Superintendents left their roles in about 1 in 5 of the nation’s 500 largest school districts last school year—a sign that stressors that have destabilized educational leadership in recent years have not abated.
Of those districts, 107, or 21.4 percent of them, lost a leader during the 2022-23 school year, according to a new analysis by ILO Group, an education consulting firm.
That high level of leadership churn continues a pandemic-era trend: About half of the 500 largest districts replaced a superintendent between March 2020 and September 2022, some multiple times, ILO Group previously found.
The transitions come as districts face urgent work in learning recovery, student engagement, employee morale, and the impending deadline to spend federal COVID relief aid.
Volatility in leadership can set those efforts back, said Julia Rafal-Baer, ILO Group’s CEO.
“Leaders have an enormous responsibility in these roles,” she said. “Our kids’ success requires having stable, focused leadership.”
The ILO Group data echoes others’ findings on turnover among district leaders.
Rachel White, an assistant professor of educational leadership and policy studies at the University of Tennessee-Knoxville, also found an uptick in leadership departures after her team collected and analyzed four years of data from the nation’s more than 13,000 districts.
Superintendent turnover rates increased from 14.2 percent between 2019-20 and 2020-21 to 17.1 percent between 2021-22 and 2022-23, they found.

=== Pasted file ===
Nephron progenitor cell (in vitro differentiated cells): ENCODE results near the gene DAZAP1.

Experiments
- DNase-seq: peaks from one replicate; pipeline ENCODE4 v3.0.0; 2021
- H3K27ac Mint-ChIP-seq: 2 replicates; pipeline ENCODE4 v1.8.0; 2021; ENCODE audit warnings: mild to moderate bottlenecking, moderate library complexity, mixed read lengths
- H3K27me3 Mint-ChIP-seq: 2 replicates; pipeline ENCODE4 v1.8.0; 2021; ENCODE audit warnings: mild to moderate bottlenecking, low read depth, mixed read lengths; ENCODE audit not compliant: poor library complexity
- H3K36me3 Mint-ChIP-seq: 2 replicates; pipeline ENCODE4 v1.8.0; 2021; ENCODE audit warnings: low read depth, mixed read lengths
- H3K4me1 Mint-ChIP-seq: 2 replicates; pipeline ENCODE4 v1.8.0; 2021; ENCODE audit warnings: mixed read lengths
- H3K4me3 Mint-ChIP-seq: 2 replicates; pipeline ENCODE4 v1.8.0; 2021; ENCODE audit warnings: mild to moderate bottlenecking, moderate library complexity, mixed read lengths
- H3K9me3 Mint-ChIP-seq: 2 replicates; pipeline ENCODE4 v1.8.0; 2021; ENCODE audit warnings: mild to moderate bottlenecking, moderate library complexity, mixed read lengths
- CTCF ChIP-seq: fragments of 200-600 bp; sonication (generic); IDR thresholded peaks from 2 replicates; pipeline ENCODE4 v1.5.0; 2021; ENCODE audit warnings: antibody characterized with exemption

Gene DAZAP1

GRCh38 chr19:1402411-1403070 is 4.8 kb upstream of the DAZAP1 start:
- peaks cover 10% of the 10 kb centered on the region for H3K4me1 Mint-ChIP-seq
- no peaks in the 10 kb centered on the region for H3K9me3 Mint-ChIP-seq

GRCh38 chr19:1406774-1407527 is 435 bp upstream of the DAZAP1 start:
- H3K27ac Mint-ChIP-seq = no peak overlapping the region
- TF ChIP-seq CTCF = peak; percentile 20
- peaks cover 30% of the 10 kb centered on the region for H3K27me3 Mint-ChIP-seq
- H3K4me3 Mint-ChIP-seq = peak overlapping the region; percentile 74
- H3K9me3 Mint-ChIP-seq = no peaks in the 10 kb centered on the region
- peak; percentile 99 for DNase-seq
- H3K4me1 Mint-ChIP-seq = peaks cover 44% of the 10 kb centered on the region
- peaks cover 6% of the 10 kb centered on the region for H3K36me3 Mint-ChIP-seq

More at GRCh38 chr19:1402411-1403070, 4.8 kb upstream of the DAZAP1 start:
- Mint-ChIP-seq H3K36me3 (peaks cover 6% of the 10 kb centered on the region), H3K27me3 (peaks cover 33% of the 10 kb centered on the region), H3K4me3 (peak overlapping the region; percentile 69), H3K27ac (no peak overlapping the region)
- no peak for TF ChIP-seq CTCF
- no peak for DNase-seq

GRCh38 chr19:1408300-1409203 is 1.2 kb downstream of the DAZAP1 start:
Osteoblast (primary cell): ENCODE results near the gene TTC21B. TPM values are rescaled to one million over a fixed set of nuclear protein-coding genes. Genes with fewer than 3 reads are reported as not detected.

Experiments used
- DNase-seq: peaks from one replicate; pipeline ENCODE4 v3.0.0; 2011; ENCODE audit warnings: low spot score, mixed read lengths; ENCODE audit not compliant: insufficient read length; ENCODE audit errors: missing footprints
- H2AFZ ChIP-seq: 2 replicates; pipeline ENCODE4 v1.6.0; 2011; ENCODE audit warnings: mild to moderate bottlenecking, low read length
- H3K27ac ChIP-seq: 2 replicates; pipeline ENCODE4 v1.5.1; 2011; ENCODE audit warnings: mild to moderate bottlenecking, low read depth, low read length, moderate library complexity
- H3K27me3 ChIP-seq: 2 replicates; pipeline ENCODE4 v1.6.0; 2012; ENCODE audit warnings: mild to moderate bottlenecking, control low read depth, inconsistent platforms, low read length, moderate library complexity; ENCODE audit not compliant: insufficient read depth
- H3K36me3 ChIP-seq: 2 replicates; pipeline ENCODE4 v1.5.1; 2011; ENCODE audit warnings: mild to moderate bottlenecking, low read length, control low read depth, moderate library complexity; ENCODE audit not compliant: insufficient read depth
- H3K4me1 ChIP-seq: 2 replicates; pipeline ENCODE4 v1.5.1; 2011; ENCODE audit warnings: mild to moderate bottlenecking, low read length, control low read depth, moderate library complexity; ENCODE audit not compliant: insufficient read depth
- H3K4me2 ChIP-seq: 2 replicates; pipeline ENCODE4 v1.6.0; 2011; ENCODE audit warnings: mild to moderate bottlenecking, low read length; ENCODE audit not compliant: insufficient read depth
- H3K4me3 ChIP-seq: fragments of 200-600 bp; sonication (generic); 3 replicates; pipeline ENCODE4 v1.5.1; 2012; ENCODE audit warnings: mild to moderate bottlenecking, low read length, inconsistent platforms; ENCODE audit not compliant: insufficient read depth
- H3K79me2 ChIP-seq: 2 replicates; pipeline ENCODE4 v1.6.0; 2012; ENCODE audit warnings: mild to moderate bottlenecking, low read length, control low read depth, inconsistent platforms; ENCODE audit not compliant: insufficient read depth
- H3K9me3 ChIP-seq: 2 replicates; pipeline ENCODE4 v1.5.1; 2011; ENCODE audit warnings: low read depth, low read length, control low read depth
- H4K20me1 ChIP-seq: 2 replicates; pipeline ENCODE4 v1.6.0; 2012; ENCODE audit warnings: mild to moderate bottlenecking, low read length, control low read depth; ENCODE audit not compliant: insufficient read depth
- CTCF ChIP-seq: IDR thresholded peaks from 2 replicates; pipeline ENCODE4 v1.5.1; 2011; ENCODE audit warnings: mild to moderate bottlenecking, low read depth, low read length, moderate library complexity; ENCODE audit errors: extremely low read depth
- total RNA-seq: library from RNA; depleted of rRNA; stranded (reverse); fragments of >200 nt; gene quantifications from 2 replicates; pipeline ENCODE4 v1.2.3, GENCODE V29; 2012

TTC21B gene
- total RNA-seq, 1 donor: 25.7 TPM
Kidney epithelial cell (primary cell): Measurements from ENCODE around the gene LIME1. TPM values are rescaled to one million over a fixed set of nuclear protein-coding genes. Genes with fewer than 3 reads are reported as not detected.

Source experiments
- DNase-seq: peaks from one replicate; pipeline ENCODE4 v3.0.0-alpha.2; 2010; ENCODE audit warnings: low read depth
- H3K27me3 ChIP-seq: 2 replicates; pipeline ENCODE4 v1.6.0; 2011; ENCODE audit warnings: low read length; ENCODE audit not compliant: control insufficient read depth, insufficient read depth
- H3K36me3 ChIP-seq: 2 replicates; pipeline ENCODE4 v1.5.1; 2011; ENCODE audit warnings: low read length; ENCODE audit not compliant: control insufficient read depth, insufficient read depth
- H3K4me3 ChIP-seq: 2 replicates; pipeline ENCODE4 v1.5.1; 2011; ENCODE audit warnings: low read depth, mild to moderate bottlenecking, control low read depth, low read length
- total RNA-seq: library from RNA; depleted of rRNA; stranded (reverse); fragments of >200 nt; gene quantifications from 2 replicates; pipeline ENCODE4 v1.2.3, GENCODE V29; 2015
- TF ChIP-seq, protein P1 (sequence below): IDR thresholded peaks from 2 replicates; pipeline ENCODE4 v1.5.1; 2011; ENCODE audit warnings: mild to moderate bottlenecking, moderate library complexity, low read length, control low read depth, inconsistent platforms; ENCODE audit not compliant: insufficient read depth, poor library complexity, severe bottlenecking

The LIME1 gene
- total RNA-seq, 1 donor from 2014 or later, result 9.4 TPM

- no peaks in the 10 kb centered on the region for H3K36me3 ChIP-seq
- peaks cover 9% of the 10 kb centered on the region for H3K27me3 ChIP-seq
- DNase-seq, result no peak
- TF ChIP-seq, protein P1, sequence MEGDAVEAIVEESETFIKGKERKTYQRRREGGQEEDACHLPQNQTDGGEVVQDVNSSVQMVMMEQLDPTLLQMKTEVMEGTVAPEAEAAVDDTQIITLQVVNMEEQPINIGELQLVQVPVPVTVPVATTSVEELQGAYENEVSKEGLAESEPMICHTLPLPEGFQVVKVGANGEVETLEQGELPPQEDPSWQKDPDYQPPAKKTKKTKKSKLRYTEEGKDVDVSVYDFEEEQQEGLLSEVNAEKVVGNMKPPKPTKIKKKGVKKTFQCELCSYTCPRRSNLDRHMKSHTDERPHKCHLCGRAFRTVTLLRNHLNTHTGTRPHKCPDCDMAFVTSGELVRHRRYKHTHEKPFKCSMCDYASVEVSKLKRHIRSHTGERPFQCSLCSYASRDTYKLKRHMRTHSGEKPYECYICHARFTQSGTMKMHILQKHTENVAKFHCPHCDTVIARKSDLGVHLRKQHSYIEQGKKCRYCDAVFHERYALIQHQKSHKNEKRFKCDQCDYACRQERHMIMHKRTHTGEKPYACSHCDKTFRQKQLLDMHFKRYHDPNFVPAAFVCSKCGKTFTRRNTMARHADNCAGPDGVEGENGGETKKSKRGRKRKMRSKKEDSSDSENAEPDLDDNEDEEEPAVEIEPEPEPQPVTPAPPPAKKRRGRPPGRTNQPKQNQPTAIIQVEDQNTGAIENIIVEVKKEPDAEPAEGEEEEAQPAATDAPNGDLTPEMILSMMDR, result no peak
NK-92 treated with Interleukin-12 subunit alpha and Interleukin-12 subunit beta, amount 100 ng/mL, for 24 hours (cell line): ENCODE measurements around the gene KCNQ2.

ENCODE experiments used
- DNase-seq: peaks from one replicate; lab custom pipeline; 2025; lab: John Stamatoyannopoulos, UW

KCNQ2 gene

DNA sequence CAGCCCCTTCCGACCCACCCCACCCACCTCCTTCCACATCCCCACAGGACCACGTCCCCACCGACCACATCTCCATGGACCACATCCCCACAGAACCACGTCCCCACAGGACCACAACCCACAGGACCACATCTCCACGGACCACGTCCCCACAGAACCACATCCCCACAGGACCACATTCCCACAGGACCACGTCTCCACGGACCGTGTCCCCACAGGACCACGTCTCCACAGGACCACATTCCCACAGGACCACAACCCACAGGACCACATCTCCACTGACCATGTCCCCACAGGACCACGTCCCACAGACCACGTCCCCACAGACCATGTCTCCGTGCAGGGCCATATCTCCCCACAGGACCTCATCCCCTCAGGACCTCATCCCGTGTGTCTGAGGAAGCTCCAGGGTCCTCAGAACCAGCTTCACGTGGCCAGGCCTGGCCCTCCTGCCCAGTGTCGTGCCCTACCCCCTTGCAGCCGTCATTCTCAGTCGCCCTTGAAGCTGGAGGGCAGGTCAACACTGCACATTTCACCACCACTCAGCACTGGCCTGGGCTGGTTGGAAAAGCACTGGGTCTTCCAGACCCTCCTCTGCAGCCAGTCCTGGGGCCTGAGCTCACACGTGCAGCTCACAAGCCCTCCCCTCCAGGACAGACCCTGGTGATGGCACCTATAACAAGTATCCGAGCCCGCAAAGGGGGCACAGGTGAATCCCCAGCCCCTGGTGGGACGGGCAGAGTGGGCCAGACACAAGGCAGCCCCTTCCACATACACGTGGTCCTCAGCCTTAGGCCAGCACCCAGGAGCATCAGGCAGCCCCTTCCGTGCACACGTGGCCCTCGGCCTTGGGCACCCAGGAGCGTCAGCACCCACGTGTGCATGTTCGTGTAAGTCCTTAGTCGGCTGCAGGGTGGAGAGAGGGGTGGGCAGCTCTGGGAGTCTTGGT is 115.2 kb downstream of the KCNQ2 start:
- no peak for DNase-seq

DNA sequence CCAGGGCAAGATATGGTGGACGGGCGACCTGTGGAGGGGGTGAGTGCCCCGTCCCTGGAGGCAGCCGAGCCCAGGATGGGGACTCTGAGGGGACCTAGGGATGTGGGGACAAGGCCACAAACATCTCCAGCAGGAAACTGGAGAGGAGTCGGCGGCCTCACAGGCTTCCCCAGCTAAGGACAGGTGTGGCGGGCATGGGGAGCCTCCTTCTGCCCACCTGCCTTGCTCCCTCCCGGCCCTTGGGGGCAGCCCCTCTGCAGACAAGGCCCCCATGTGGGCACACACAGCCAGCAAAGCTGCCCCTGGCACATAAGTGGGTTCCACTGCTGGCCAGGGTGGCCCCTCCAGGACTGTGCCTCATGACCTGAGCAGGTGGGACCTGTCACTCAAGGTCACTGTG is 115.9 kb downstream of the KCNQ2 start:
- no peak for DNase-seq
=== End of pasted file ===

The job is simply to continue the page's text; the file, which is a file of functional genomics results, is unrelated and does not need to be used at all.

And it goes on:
In polls, school and district leaders have identified increased public scrutiny and divisive politics as causes of heightened stress.
Eighty percent of superintendents responding to a May survey by the RAND Corporation and the Center on Reinventing Public Education said their jobs are “often” or “always” stressful. And 88 percent of respondents cited “the intrusion of political issues and opinions into schooling” as a source of stress at work.
Recognizing the importance of steady district leadership, states and educational organizations have launched programs to help prepare future superintendents and to support and mentor those who are new to the job.
For example, the Council of the Great City Schools, an organization that works with large school systems, launched a program in January to prepare senior-level urban district leaders to take over the top job.
“We want them to be successful,” former Dallas superintendent Michael Hinojosa, who leads the program, told Education Week at the time, “and we want them to have staying power.”